"Evidence of [ChevronTexaco's] contamination is unavoidable at well sites near Lago Agrio and other towns in the region."

"Some pools of waste dug by Texaco combining noxious drilling mud and crude oil still lie exposed under the sun, seeping into nearby water systems."

Columnist Bob Herbert, writing in The New York Times in 2010:  

"What's not in dispute is that Texaco operated more than 300 oil wells for the better part of three decades in a vast swath of Ecuador's northern Amazon region... Much of that area has been horribly polluted."

Juan Forero, writing for the Washington Post, 2009:

"After a walk along a forest trail, [the guide] stopped at a pool that had been used by Texaco and poked a long stick into the black sludge. Waste also dripped out through a drainage pipe and ran down to a creek below."

"Chevron acknowledges that Texaco used unlined waste pits."

Patrick Radden Keefe, The New Yorker, 2013:

A guide for Keefe dug up "a fistful of black mud and held it so that the sunlight caught the telltale blue-orange tint of petroleum. At one fetid pit... he stepped gingerly onto the surface of the pool, where the solid matter in the produced water had congealed into a tarlike crust that was sturdy enough to support him.  Smiling a little, [the guide] shifted his weight from one foot to the other, until the whole surface began to undulate beneath him. He looked like a kid on a waterbed."

"[The guide] led us down a steep ravine to a creek. In the gauzy light filtering through the canopy, the water, which was only a foot deep, looked crystalline. [The guide] drove a stick into the creek bed and churned the mud until the water grew clouded by sediment... I skimmed my hand across the surface of the creek. My palm was coated in an acrid film."

Jim Wyss, writing for the Miami Herald, in 2011:

The guide "plunges his auger into the ground. Within a few inches the dirt gives off the pungent odor of petroleum. Within a few feet the dirt glistens with oil residue. When a few handfuls of the soil are dropped into a bucket of water, a thick oil slick coats the surface."

Frank Bajak, Associated Press, 2008:

In town of Lago Agrio, the epicenter of the damage, Bajak notes that "when the sun beats particularly hot... the roads sweat petroleum."

The guide "plunges a surgical glove-sheathed hand into the muck of one waste pit. He pulls up rancid, oil-coated leaves from surrounding saplings. A pipe juts out of another pit, dripping what looks like crystalline water that reeks of petroleum hydrocarbons."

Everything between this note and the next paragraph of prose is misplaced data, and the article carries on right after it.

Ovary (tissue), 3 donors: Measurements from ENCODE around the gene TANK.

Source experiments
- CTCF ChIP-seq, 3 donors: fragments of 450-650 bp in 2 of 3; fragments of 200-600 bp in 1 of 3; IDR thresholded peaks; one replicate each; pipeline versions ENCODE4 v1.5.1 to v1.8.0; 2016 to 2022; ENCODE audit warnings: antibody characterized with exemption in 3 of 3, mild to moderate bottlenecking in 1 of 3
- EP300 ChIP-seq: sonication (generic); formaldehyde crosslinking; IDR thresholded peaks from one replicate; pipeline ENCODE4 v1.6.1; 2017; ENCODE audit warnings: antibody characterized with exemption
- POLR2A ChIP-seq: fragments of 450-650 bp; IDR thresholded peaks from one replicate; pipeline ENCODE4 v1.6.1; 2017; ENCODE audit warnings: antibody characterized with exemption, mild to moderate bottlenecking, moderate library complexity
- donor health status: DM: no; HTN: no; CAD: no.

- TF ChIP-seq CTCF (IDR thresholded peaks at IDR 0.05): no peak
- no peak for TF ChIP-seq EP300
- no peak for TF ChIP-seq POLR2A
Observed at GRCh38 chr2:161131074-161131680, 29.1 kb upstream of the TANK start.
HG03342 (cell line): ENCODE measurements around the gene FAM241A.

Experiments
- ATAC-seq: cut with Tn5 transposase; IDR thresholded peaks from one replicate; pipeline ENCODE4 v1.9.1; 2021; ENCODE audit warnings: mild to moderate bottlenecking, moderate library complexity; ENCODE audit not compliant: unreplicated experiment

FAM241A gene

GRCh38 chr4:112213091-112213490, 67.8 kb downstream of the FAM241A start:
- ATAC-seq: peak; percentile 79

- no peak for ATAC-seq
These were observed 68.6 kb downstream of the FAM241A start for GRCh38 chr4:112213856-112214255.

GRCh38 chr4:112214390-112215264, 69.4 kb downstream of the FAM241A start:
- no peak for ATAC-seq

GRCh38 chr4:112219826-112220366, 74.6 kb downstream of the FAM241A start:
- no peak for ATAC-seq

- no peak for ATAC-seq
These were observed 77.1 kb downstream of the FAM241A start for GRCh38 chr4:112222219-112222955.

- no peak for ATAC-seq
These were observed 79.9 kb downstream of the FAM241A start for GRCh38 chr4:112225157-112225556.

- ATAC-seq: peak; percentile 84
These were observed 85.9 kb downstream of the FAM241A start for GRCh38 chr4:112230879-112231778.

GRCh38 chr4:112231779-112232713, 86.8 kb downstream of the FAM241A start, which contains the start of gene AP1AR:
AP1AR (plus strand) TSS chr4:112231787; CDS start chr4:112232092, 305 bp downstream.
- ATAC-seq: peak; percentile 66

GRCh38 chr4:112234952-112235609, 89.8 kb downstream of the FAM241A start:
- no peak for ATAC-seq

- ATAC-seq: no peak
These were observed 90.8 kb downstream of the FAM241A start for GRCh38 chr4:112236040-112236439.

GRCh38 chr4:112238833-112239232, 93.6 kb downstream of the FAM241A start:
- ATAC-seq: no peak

Bajak notes "a fresh spill... dark and gooey. Bigger spills have smothered crops, choked birds, killed cattle."

Valerie Pacheco, AFP, 2011:

"[Lead named plaintiff Maria Aguinda] skeptically eyes the ongoing cleanup of a marsh just meters from her house, where workers dressed in oil-stained yellow overalls dredge thick black ooze into suction pipes."

"A strong petroleum smell permeates Rumipampa, home to nine families, some of whom complain of headaches."

Tom Levitt, The Ecologist, 2012:

"Billions of gallons of toxic waste from oil drilling in the 1960s, 70s, and 80s has polluted streams and rivers in the province of Sucumbios, used by indigenous communities for drinking, bathing, and fishing."

James North, The Nation, 2015:

"We set off into the rain forest. Oil pipelines of various sizes run alongside the roads; in one spot, you can count dozens of them, like strands of spaghetti. [The guide] started at Aguarico 2, a well that has been closed for years... The oil residue is still floating to the surface.  Then [we] marched down a steep slope to a stream, where you could see and smell the oil as well."

Tuesday, December 1, 2015

Chevron Enlists Convicted Felon Conrad Black to Help Its Defense in Canada

With evidence against it in the Ecuador pollution case mounting, Chevron has turned to none other than convicted felon and former media titan Conrad Black to help it try to block indigenous villagers from enforcing their environmental judgment in Canada.

A few days ago Black published an op-ed article in Canada that repeated Chevron's talking points and viciously attacked the rainforest villagers and their counsel. The article appeared in the newspaper Black founded in 1998, The National Post. In 2007, Black was convicted on fraud charges in Chicago related to the sale of his various newspapers, which at one point comprised one of the largest English-language media empires in the world.

A jury found that Black misled investors and looted company funds to support a lavish lifestyle that included luxury homes in several cities around the world. He was incarcerated in a federal prison before being deported to Canada and barred from entering the United States for 30 years.